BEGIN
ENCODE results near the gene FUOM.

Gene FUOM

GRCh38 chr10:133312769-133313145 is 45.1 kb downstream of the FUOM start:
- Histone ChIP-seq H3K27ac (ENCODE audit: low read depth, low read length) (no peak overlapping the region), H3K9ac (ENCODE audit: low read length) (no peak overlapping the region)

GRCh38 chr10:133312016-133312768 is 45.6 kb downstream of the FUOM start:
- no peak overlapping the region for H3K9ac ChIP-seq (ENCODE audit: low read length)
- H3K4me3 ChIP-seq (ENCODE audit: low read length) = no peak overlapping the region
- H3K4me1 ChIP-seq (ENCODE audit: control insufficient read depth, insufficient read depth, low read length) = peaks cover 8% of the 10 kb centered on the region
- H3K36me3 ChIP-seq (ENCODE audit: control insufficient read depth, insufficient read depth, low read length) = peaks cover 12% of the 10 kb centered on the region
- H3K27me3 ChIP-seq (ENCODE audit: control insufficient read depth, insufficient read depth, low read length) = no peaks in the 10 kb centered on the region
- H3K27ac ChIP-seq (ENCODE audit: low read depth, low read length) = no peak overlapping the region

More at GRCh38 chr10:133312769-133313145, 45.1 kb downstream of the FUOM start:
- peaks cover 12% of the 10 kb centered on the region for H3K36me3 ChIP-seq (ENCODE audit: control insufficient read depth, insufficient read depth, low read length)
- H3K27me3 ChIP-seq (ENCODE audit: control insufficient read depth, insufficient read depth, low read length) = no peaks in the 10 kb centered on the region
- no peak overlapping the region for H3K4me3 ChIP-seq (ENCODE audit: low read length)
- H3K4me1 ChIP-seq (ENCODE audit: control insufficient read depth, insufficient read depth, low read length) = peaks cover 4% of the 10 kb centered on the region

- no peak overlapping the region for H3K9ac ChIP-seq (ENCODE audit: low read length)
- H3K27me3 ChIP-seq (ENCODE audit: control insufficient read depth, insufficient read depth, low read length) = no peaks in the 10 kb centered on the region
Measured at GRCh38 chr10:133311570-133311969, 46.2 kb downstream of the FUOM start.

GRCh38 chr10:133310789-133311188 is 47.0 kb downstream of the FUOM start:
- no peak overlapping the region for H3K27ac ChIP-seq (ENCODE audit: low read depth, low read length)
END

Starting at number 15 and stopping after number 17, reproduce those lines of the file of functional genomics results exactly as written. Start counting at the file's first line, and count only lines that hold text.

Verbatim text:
- no peak overlapping the region for H3K4me3 ChIP-seq (ENCODE audit: low read length)
- H3K4me1 ChIP-seq (ENCODE audit: control insufficient read depth, insufficient read depth, low read length) = peaks cover 4% of the 10 kb centered on the region

- no peak overlapping the region for H3K9ac ChIP-seq (ENCODE audit: low read length)